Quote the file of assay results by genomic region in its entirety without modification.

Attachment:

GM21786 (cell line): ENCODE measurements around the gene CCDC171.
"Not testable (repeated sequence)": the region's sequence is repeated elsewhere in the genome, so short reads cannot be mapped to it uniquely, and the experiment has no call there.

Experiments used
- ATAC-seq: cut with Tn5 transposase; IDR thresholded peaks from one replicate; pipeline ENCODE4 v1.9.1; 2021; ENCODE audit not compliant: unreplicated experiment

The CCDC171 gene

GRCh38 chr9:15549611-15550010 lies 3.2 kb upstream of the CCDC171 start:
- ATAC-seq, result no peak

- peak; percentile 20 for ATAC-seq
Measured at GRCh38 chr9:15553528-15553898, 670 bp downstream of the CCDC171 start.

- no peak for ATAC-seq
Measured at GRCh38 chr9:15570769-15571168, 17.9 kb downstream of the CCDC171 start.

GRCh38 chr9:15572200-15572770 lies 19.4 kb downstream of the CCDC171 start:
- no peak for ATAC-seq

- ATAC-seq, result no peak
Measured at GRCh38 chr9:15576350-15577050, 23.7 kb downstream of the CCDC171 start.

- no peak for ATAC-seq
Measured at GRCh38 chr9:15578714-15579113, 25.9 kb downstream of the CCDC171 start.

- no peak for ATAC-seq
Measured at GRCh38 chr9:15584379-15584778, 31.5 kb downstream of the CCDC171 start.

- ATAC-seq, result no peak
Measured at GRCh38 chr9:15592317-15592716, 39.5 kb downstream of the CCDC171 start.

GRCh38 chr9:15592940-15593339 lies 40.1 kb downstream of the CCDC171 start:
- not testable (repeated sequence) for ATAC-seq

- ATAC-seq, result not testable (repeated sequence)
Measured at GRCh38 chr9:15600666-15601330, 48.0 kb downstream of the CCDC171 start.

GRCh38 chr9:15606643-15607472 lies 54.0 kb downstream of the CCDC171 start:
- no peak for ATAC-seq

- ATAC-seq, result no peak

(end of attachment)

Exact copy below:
GM21786 (cell line): ENCODE measurements around the gene CCDC171.
"Not testable (repeated sequence)": the region's sequence is repeated elsewhere in the genome, so short reads cannot be mapped to it uniquely, and the experiment has no call there.

Experiments used
- ATAC-seq: cut with Tn5 transposase; IDR thresholded peaks from one replicate; pipeline ENCODE4 v1.9.1; 2021; ENCODE audit not compliant: unreplicated experiment

The CCDC171 gene

GRCh38 chr9:15549611-15550010 lies 3.2 kb upstream of the CCDC171 start:
- ATAC-seq, result no peak

- peak; percentile 20 for ATAC-seq
Measured at GRCh38 chr9:15553528-15553898, 670 bp downstream of the CCDC171 start.

- no peak for ATAC-seq
Measured at GRCh38 chr9:15570769-15571168, 17.9 kb downstream of the CCDC171 start.

GRCh38 chr9:15572200-15572770 lies 19.4 kb downstream of the CCDC171 start:
- no peak for ATAC-seq

- ATAC-seq, result no peak
Measured at GRCh38 chr9:15576350-15577050, 23.7 kb downstream of the CCDC171 start.

- no peak for ATAC-seq
Measured at GRCh38 chr9:15578714-15579113, 25.9 kb downstream of the CCDC171 start.

- no peak for ATAC-seq
Measured at GRCh38 chr9:15584379-15584778, 31.5 kb downstream of the CCDC171 start.

- ATAC-seq, result no peak
Measured at GRCh38 chr9:15592317-15592716, 39.5 kb downstream of the CCDC171 start.

GRCh38 chr9:15592940-15593339 lies 40.1 kb downstream of the CCDC171 start:
- not testable (repeated sequence) for ATAC-seq

- ATAC-seq, result not testable (repeated sequence)
Measured at GRCh38 chr9:15600666-15601330, 48.0 kb downstream of the CCDC171 start.

GRCh38 chr9:15606643-15607472 lies 54.0 kb downstream of the CCDC171 start:
- no peak for ATAC-seq

- ATAC-seq, result no peak